Spotlight: The Dark Continent
Africa with its litany of social, economic and health issues is an easy target for the world’s celebrity saviors. Celebrity saviors are spilling out of Hollywood to show the world they care, but also enhance their brand.
From Mia Farrow to Madonna to Bono to George Clooney, a growing group of celebs have an African cause. Their impact is debatable ranging from harmful to helpful, but because of who they are many of the efforts attract media coverage. Normally back burner African issues that have little chance of getting Western media coverage are pushed into the spotlight when a celeb gets involved.
When Princess Dianna walked the landmine fields of Angola she had 90 British photographers in tow. Clooney’s campaign to stop the genocide in Darfur captured reams of coverage and gave him the ear of the U.S. Senate and the UN Security Council. Farrow is credited with bringing attention to Darfur in 2007 and her child polio campaign in Chad and the Democratic Republic of Congo raised awareness. Bono has been on a 20 year campaign to defeat famine and raise Africa’s living standards.
Hollywood help is not new and started in the pre-Internet era. The patron saint of celeb saviors is “Breakfast at Tiffany’s” legend, Audrey Hepburn. While weakened with cancer she continued her goodwill UNICEF ambassador missions visiting Somalia and Kenya. Her work during the Ethiopian famine relief campaign began her fulltime global missions after she quit making movies. Hepburn’s role as a goodwill ambassador may have endured her to as many as her film career did. For her it was partially payback. It was the food and medical relief she received after WWII as a European teenager that encouraged her relief efforts when she became a global icon. Today’s stars may have other agendas.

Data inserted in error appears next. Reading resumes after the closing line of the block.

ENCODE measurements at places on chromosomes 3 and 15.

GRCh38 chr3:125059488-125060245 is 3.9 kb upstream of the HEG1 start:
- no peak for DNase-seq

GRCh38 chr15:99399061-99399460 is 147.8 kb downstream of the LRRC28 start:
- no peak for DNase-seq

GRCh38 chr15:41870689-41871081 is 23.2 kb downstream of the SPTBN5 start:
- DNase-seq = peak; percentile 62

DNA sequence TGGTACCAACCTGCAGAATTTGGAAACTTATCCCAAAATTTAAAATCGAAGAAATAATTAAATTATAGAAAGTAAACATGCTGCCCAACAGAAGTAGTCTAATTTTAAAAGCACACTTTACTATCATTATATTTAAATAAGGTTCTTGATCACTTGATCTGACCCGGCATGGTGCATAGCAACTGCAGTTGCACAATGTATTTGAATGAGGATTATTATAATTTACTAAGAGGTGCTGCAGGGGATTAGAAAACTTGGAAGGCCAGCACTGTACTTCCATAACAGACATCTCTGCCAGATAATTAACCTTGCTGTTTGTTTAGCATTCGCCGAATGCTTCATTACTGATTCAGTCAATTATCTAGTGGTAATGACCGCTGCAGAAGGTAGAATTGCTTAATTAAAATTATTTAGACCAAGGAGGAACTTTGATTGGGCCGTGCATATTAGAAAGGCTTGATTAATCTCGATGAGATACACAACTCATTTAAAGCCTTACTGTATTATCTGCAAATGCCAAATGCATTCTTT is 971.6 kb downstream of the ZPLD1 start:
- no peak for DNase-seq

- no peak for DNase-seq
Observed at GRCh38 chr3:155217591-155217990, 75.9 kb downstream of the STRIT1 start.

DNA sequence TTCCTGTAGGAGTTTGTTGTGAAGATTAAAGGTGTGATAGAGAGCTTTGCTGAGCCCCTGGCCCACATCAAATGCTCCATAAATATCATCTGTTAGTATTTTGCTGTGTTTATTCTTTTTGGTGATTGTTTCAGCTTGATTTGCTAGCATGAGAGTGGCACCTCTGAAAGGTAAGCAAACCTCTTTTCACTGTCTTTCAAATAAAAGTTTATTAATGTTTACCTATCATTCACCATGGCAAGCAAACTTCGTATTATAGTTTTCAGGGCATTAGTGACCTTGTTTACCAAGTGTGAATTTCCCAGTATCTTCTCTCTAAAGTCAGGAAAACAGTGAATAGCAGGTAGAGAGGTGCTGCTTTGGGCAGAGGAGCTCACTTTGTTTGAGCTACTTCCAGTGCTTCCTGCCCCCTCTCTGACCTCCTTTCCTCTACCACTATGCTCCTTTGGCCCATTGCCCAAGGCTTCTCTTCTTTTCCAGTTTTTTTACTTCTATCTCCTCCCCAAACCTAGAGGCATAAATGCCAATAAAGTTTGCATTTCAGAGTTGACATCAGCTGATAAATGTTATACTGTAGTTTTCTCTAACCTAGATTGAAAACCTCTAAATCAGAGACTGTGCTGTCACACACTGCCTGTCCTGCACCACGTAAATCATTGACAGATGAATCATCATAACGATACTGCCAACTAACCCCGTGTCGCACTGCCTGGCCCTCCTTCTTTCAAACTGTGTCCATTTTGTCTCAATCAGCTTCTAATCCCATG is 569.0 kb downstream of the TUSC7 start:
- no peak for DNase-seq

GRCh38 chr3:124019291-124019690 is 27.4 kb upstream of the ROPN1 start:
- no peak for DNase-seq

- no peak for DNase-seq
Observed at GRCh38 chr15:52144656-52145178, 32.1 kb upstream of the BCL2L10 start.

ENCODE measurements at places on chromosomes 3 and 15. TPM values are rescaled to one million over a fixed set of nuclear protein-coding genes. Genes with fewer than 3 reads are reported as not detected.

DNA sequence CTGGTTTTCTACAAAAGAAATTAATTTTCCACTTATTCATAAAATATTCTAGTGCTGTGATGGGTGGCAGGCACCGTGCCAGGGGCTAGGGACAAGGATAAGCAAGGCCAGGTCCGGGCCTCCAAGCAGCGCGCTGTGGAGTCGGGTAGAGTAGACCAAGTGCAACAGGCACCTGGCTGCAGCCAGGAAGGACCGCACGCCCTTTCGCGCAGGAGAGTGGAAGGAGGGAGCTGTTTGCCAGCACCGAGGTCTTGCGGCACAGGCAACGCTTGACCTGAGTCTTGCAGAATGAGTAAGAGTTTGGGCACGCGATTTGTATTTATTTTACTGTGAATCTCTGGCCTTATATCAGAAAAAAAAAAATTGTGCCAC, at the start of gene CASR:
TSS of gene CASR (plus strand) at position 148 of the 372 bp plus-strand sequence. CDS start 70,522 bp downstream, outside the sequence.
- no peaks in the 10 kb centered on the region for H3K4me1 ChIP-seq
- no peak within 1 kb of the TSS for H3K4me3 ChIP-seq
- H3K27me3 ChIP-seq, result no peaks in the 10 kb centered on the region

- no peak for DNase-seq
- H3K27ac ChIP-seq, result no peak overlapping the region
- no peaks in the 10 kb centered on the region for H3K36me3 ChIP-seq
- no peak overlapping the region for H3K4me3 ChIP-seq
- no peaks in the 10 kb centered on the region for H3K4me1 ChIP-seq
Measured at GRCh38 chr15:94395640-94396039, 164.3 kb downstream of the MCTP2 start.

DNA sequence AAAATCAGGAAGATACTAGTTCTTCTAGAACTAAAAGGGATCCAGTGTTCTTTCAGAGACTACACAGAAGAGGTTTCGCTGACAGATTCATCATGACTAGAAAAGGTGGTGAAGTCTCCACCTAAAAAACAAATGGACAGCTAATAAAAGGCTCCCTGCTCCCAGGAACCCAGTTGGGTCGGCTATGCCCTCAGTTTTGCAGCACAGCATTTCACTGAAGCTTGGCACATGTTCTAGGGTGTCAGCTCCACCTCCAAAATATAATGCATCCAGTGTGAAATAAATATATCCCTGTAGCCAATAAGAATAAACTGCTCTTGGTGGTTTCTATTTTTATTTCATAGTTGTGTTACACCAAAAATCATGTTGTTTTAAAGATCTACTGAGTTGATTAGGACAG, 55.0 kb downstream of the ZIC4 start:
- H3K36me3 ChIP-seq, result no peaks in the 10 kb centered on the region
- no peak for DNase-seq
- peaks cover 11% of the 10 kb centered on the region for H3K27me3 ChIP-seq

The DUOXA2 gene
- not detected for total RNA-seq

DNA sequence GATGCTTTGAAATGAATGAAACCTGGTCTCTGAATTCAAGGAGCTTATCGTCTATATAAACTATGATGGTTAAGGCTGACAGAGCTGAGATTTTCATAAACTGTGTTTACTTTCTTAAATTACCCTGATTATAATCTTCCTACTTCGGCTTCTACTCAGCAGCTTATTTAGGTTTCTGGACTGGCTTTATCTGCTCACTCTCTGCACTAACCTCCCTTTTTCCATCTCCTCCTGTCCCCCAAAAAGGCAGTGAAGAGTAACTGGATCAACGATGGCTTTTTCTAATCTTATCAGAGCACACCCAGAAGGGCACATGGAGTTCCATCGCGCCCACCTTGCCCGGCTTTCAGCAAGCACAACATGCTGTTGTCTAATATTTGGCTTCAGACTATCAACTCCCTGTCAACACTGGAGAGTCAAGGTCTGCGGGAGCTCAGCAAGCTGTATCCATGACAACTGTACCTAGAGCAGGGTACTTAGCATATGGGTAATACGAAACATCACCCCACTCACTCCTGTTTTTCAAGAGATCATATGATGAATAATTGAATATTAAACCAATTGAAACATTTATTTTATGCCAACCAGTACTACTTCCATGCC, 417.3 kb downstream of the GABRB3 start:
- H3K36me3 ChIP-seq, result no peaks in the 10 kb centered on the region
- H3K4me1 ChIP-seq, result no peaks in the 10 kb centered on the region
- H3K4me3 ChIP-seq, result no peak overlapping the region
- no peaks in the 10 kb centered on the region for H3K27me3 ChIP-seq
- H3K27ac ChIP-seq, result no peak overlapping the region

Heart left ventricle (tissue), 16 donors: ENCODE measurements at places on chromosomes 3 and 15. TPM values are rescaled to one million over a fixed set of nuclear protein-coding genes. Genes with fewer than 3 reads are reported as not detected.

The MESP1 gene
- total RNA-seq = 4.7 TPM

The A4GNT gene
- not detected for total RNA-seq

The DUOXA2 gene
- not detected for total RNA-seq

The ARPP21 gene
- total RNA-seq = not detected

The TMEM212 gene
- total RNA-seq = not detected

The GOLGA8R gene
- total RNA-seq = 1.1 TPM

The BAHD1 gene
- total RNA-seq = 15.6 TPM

Why Us? Save Somebody Else
A growing number of African scholars and authors see the celebrity parade not as aid but a gravy train feeding the stars’ egos and careers. Andrew Mwenda, a TED speaker and the editor of Uganda’s The Independent, a news magazine, is among the most outspoken. “All too often these campaigns are not about the welfare of the people, but act as a platform for celebrities to promote their brand to their audience at home by exhibiting their humanity,” Mwenda writes for CNN International.
Mwenda says the psychology behind today’s celebrity aid to Africa is a vestige from the colonial past and presents the world an image of Africans as merely helpless children. In a recent story Mwenda writes about Madonna’s Malawi campaign for young girls as an example of how celebrities try to push their weight around and expect differential treatment. When Malawi’s president, Joyce Banda, took umbrage with Madonna’s desire to receive the country’s gratitude, her work there fell apart, he writes. Malawi’s minister of education accused the material girl of trying to bully officials and exaggerating her work there, which Madonna says isn’t so. The dustup comes after Madonna had adopted two young Malawi girls, but that commitment is still not good enough for critics such as Mwenda who doubts her motives as well as the rest of the celeb aid gang.
“Many of the current Western missions of charity in Africa carry an underlying tendency towards self-righteousness on the part of donors and with it, a sense of entitlement. Some of those who give charity expect the recipients to treat them with deference and to attend to their every whim. Yet Madonna is not alone. There is a growing movement in the West by celebrities to champion causes in poor countries.”